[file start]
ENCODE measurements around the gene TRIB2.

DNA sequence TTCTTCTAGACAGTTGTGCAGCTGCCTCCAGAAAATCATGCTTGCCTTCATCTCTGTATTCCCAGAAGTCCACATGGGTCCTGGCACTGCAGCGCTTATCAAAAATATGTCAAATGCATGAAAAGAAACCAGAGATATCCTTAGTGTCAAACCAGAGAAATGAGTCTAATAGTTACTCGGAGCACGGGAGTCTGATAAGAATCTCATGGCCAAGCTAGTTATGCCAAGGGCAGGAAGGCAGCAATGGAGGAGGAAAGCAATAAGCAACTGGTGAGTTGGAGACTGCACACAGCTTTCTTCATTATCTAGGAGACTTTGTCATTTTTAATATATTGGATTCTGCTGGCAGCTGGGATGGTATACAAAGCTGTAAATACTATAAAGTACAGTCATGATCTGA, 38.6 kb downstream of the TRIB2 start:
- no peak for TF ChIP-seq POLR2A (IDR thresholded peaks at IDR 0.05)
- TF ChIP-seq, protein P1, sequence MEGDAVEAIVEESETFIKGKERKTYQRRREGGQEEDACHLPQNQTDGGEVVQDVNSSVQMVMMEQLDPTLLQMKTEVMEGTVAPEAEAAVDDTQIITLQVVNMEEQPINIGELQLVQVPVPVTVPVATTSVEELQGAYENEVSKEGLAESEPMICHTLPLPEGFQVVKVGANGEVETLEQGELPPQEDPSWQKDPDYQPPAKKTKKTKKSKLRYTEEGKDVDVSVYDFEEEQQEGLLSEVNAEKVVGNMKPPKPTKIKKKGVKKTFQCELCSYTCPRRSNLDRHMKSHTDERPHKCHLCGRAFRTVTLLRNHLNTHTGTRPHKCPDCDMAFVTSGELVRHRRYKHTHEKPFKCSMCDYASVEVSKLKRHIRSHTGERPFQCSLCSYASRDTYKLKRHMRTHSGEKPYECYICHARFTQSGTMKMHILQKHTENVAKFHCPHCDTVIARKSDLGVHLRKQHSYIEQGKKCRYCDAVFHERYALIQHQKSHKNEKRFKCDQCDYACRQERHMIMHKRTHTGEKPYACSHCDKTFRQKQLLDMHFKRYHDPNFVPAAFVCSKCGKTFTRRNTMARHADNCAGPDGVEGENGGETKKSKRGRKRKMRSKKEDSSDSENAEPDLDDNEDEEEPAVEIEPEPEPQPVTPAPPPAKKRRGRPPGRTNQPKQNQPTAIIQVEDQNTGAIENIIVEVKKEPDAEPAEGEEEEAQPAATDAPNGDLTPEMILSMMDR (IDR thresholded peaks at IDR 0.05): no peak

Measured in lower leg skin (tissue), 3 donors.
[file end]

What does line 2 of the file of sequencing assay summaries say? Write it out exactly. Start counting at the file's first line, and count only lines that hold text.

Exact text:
DNA sequence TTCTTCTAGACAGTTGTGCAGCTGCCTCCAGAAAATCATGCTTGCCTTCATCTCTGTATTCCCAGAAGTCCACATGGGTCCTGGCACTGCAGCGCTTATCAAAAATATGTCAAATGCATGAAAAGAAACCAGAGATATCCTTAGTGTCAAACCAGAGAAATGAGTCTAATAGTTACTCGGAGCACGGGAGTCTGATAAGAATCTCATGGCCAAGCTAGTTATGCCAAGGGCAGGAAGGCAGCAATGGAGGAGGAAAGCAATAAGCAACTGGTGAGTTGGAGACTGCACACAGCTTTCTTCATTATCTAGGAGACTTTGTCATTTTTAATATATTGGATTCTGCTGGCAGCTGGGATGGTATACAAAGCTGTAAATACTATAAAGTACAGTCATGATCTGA, 38.6 kb downstream of the TRIB2 start: